Shrimp Alliance. “The U.S. shrimp industry is concerned that our significant reductions of juvenile red snapper
bycatch will not end the overfishing of red snapper. We strongly support proposals to decrease the directed
fisheries total allowable catch of adult red snapper and to remove size limits that have increased red snapper
bycatch.”
The last Gulf Council management plan failed to end the overfishing of red snapper, despite the shrimp industry
meeting the bycatch mortality reductions required under the old SEDAR models. The current SEDAR report
recognizes that the juvenile red snapper affected by shrimp nets have an 80% natural mortality rate and are not as
valuable as the sexually mature red snapper targeted by the directed fishery. Yet, the Gulf Council has maintained
the directed fishery’s total allowable catch at 9.12 million for over a decade.
“U.S. fishermen harvest shrimp from sustainable stocks and have made sacrifices to limit our impact on marine
ecosystems. We want our fellow fishermen to have the benefit of fishing red snapper in the future, but it will
require their significant sacrifices as well. The shrimp industry’s bycatch mortality reductions do not protect the
valuable adult red snapper,” concluded Williams.
For more information on the Southern Shrimp Alliance, which represents shrimp fishermen and processors
from Alabama, Florida, Georgia, Louisiana, Mississippi, North Carolina, South Carolina and Texas,
please visit www.shrimpalliance.com.Tarpon Springs, FL—Scientists announced at the National Oceans and Atmospheric Administration (NOAA)’s 

Southeast Bycatch Workshop that reductions in the U.S. shrimp industry bycatch mortality rate have surpassed

the ambitious goals set in the most recent Southeast Data, Assessment, and Review (SEDAR) red snapper stock

assessment. The SEDAR report, which sets forth proposals to manage the overfished red snapper stock, called for

a 50% reduction of juvenile red snapper bycatch mortality by 2007. By 2005, the shrimp industry’s bycatch

mortality was reduced by 58% due to substantial reductions in the amount of time the shrimp industry spent

harvesting wild-caught shrimp.

The study comes before the Gulf of Mexico Fishery Management Council (Gulf Council) considers management

measures to rebuild the red snapper stock on June 5-8 in Tampa, Florida. The Gulf Council is required under U.S.

law to develop a plan to stop the overfishing of red snapper and to allow the red snapper stock recover by 2032.

Several proposals before the Gulf Council promote a dramatic restructuring of the U.S. shrimp industry to meet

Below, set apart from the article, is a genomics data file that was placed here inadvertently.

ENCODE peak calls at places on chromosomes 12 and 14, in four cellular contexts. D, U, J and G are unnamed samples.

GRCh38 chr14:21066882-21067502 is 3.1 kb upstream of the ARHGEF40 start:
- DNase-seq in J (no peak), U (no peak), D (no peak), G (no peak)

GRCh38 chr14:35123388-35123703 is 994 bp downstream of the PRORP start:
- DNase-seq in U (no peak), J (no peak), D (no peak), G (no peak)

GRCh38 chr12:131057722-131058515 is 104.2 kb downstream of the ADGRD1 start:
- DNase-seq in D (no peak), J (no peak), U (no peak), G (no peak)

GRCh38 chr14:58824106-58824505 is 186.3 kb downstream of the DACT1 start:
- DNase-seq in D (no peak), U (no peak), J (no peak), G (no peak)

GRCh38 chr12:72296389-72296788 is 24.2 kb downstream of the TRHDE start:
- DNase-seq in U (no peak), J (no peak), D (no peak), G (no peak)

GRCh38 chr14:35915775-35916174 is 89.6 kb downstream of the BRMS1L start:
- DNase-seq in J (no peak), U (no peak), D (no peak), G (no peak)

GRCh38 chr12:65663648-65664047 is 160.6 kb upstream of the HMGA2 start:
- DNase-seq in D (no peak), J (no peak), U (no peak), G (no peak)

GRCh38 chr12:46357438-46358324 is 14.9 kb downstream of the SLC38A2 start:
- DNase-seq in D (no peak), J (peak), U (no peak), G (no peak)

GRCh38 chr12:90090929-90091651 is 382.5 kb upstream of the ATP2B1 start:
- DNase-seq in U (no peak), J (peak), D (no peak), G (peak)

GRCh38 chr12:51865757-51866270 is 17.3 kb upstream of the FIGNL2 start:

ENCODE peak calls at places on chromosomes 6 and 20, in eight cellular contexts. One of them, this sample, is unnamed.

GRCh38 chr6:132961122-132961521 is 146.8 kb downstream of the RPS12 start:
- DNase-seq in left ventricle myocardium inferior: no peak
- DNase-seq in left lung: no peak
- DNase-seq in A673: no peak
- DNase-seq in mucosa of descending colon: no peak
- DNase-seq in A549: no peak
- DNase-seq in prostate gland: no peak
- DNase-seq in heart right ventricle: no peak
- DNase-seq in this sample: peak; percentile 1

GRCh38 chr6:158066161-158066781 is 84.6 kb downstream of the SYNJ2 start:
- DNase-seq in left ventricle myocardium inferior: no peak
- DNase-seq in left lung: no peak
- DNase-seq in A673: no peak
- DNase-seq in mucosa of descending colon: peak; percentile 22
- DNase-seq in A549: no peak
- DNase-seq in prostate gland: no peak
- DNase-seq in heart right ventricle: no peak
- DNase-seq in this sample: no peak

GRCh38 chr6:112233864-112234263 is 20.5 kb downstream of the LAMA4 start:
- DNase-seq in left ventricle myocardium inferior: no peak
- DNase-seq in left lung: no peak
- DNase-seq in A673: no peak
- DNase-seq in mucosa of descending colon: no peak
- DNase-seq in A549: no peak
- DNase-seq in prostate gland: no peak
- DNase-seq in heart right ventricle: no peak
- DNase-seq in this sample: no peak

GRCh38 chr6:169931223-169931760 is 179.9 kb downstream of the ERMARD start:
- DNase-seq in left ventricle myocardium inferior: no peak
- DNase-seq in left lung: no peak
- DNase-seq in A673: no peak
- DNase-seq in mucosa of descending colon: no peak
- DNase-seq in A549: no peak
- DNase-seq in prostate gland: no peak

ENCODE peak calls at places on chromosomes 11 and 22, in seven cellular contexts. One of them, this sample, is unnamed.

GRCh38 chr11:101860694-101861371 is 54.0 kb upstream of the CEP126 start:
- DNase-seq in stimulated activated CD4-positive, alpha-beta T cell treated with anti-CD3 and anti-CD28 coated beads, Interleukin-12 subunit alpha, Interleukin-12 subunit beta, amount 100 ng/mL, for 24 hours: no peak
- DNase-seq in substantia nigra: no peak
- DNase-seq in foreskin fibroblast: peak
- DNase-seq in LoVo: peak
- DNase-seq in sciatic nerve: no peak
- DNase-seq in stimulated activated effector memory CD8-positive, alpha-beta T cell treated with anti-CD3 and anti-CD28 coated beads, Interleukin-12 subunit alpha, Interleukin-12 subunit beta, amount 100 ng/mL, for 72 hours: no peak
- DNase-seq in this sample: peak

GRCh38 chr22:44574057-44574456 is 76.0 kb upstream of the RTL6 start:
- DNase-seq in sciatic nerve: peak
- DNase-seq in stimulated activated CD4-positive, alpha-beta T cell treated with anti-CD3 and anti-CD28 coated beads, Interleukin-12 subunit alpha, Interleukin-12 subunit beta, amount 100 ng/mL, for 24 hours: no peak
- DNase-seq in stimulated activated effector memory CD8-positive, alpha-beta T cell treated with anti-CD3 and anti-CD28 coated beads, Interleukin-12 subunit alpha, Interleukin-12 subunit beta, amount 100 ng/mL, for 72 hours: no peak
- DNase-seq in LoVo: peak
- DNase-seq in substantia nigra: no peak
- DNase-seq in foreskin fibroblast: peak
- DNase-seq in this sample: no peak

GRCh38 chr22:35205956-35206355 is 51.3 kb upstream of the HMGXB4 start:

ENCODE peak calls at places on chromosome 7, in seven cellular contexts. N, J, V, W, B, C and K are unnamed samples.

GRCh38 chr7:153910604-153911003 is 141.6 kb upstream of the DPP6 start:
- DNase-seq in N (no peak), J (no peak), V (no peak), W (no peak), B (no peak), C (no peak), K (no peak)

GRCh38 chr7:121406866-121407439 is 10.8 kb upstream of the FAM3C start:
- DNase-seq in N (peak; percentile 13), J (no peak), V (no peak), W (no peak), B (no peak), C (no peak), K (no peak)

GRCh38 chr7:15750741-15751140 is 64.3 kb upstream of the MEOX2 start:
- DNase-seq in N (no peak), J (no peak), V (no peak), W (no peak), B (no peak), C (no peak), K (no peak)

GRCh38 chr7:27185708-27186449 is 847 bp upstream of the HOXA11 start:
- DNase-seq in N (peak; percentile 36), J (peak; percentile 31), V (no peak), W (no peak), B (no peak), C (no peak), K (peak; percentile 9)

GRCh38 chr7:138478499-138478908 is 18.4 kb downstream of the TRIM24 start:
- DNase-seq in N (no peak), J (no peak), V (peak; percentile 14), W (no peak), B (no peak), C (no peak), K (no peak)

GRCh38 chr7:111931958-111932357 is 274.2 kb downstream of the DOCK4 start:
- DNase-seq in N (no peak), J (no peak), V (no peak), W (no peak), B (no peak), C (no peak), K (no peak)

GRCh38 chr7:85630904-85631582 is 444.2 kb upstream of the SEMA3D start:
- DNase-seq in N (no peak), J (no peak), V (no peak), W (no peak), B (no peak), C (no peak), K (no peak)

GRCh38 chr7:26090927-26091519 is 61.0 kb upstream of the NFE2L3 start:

the shrimp bycatch mortality reduction targets of the 2004 SEDAR report. The proposals include quotas, timearea

closures for the shrimp fishery, and a moratorium on shrimp fishing permits. The National Marine Fisheries

Service imposed a permit moratorium in 2005 on shrimp fishing permits that caps the number of vessels at about

2,600, a total fleet size much than has been historically engaged in the shrimp fishery, that will prevent the shrimp

industry from returning to its heyday.

“The SEDAR report acknowledges that at the time these aggressive proposals were drafted, it was not known

whether or not the shrimp industry had actually reached the target bycatch mortality reductions. Yet, today we

know that the shrimp industry has met those goals,” stated John Williams, Executive Director of the Southern

Shrimp Alliance. “The U.S. shrimp industry is concerned that our significant reductions of juvenile red snapper

bycatch will not end the overfishing of red snapper. We strongly support proposals to decrease the directed

fisheries total allowable catch of adult red snapper and to remove size limits that have increased red snapper

bycatch.”

The last Gulf Council management plan failed to end the overfishing of red snapper, despite the shrimp industry

meeting the bycatch mortality reductions required under the old SEDAR models. The current SEDAR report

recognizes that the juvenile red snapper affected by shrimp nets have an 80% natural mortality rate and are not as

valuable as the sexually mature red snapper targeted by the directed fishery. Yet, the Gulf Council has maintained

the directed fishery’s total allowable catch at 9.12 million for over a decade.

“U.S. fishermen harvest shrimp from sustainable stocks and have made sacrifices to limit our impact on marine

ecosystems. We want our fellow fishermen to have the benefit of fishing red snapper in the future, but it will

require their significant sacrifices as well. The shrimp industry’s bycatch mortality reductions do not protect the

valuable adult red snapper,” concluded Williams.

For more information on the Southern Shrimp Alliance, which represents shrimp fishermen and processors

from Alabama, Florida, Georgia, Louisiana, Mississippi, North Carolina, South Carolina and Texas,

please visit www.shrimpalliance.com.